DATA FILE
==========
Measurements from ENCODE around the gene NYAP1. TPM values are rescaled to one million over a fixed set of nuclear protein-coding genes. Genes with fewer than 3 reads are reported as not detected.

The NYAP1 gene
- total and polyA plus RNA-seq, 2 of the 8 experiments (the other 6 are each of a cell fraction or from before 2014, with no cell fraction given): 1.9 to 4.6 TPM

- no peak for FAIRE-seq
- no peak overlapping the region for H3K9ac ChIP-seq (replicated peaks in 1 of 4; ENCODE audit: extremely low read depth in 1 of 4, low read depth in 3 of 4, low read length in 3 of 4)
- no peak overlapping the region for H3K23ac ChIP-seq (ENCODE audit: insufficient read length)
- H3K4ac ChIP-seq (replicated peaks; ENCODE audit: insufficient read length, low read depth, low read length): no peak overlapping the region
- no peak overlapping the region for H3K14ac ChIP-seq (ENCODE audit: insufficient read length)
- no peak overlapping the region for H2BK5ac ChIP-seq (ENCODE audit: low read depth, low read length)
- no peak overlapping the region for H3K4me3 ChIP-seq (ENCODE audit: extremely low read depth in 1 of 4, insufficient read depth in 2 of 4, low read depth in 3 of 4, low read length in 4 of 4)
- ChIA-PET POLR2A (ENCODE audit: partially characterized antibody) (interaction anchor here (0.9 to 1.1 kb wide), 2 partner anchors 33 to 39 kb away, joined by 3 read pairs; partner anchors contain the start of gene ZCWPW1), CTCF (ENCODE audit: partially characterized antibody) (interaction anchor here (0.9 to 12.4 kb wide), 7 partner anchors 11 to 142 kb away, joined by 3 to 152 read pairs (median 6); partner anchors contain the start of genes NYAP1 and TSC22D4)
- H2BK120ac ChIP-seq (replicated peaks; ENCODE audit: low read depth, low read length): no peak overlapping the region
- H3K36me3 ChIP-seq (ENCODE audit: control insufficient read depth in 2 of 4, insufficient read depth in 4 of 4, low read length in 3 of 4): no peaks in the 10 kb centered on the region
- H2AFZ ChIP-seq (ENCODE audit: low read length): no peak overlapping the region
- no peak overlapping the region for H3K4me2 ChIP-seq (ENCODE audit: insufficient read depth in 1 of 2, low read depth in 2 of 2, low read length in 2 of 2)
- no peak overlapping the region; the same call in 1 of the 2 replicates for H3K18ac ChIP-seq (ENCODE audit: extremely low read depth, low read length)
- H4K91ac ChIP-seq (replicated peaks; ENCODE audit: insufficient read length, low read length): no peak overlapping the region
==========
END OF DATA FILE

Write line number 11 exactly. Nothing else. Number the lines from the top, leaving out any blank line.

- ChIA-PET POLR2A (ENCODE audit: partially characterized antibody) (interaction anchor here (0.9 to 1.1 kb wide), 2 partner anchors 33 to 39 kb away, joined by 3 read pairs; partner anchors contain the start of gene ZCWPW1), CTCF (ENCODE audit: partially characterized antibody) (interaction anchor here (0.9 to 12.4 kb wide), 7 partner anchors 11 to 142 kb away, joined by 3 to 152 read pairs (median 6); partner anchors contain the start of genes NYAP1 and TSC22D4)